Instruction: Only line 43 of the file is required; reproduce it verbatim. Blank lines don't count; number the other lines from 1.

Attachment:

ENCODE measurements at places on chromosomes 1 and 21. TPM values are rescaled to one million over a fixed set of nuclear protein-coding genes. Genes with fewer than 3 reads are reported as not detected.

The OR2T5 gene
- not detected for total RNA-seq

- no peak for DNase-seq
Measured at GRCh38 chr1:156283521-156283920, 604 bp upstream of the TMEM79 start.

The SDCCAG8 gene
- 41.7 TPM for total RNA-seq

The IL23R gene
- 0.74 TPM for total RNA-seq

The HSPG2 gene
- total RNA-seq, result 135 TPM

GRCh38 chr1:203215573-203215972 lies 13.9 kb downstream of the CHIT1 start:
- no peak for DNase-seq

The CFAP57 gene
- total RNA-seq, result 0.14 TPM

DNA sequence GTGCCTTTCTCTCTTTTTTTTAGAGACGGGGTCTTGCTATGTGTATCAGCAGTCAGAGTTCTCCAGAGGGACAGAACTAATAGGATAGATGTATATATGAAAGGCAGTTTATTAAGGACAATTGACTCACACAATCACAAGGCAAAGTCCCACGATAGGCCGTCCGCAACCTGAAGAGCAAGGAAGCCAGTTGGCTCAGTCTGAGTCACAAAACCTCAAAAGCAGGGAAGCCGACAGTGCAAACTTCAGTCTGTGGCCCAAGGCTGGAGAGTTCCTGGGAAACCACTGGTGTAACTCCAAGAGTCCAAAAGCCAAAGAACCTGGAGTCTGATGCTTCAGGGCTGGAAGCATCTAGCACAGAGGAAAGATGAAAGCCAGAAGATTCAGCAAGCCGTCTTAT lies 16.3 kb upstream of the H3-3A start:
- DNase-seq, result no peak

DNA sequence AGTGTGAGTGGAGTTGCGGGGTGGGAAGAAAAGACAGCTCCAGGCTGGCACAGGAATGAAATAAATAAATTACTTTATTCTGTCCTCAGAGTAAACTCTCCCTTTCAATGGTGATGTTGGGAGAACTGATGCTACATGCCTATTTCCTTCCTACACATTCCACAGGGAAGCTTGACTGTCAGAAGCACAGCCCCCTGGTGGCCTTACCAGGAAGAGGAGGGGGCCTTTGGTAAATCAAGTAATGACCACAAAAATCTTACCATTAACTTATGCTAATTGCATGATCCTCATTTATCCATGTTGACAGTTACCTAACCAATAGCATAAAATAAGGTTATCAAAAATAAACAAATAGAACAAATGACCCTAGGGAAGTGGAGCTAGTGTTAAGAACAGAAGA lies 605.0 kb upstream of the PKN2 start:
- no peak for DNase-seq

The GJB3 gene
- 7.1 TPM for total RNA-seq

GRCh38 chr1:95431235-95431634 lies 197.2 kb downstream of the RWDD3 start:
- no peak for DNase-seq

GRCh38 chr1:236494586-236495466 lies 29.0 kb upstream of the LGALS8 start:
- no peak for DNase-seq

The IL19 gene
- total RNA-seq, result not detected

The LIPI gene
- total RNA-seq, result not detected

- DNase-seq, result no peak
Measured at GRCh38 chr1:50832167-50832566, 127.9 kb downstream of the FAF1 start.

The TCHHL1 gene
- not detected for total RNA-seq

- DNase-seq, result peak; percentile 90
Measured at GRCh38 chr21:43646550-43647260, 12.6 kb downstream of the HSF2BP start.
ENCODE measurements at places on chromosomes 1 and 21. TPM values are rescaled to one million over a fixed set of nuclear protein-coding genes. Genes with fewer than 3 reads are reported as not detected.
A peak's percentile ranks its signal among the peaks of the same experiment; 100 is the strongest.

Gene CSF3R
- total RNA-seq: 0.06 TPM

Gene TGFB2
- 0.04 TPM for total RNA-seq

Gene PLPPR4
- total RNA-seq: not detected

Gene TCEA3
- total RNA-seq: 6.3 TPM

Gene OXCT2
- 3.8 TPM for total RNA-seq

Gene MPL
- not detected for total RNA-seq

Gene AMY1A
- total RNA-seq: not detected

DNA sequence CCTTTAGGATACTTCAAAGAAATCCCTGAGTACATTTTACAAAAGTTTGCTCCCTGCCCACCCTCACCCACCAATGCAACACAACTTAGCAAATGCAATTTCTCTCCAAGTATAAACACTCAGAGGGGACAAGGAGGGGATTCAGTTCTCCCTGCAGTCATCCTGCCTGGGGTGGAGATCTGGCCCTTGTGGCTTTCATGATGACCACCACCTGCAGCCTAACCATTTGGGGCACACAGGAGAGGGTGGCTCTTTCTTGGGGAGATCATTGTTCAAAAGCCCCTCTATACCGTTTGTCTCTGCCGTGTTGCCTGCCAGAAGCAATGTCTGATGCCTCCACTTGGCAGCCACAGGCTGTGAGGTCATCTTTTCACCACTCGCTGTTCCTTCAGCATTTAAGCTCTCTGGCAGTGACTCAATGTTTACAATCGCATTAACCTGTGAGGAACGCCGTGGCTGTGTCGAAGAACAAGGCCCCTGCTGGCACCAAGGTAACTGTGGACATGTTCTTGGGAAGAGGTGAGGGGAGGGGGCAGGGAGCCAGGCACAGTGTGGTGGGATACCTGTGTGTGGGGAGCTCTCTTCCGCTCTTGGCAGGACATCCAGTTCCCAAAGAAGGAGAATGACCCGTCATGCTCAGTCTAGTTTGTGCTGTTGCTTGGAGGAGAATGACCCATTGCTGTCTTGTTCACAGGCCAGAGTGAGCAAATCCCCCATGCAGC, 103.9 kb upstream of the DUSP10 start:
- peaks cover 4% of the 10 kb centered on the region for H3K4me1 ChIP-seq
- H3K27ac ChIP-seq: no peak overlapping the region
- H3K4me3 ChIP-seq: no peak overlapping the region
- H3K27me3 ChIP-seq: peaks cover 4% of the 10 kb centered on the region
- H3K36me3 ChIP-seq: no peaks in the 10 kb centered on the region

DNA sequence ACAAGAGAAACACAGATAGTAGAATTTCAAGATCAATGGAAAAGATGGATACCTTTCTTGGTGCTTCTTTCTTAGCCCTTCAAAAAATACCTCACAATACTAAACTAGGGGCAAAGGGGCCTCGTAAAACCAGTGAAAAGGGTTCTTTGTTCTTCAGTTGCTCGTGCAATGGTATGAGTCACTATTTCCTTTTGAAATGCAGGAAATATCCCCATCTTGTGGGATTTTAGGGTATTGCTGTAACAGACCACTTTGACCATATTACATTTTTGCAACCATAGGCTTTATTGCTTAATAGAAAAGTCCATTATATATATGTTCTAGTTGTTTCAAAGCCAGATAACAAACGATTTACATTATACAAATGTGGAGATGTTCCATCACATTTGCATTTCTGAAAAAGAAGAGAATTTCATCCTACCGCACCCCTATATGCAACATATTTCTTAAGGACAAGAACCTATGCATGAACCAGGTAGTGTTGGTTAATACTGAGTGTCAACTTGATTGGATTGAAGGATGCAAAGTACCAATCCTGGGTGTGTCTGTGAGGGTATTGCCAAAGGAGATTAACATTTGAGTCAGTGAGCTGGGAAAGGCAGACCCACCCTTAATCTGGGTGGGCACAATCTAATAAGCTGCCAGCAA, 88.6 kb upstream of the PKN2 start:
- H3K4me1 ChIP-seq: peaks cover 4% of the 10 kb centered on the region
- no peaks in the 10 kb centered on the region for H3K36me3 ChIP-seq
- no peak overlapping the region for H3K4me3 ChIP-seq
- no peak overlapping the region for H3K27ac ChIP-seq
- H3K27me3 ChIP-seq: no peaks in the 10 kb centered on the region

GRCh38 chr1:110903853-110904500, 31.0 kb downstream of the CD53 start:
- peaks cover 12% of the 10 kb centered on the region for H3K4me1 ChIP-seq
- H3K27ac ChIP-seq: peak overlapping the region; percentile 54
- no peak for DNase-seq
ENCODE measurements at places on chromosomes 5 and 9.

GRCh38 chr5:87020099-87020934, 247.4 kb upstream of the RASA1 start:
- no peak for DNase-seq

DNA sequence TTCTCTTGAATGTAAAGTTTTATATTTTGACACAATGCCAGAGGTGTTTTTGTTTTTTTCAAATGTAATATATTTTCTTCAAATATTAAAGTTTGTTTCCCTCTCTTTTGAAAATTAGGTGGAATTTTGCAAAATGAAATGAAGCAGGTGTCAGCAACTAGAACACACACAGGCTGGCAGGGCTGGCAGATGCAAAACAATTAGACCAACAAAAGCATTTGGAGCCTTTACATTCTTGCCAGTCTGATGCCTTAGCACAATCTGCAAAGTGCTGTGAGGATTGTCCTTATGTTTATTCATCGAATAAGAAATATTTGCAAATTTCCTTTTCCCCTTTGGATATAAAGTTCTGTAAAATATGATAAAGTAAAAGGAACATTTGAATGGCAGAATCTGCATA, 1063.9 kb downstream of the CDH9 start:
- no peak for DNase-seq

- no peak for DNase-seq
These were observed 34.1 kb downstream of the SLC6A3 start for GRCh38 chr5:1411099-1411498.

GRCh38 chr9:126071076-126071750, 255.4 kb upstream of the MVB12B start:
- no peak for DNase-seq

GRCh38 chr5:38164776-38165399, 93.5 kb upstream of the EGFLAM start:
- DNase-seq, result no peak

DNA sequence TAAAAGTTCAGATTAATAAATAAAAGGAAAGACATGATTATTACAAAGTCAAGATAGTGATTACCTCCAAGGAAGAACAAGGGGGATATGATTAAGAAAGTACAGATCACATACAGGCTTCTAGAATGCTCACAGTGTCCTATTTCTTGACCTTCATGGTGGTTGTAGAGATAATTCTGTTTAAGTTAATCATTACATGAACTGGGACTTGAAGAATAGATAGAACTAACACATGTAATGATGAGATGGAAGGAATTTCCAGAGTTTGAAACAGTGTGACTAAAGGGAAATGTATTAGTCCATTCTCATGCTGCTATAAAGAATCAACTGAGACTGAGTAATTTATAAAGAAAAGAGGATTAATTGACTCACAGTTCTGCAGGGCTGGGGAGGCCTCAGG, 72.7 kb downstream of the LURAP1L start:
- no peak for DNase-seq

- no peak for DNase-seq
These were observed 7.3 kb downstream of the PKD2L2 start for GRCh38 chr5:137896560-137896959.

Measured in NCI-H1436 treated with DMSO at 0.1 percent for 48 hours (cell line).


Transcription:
- total RNA-seq: not detected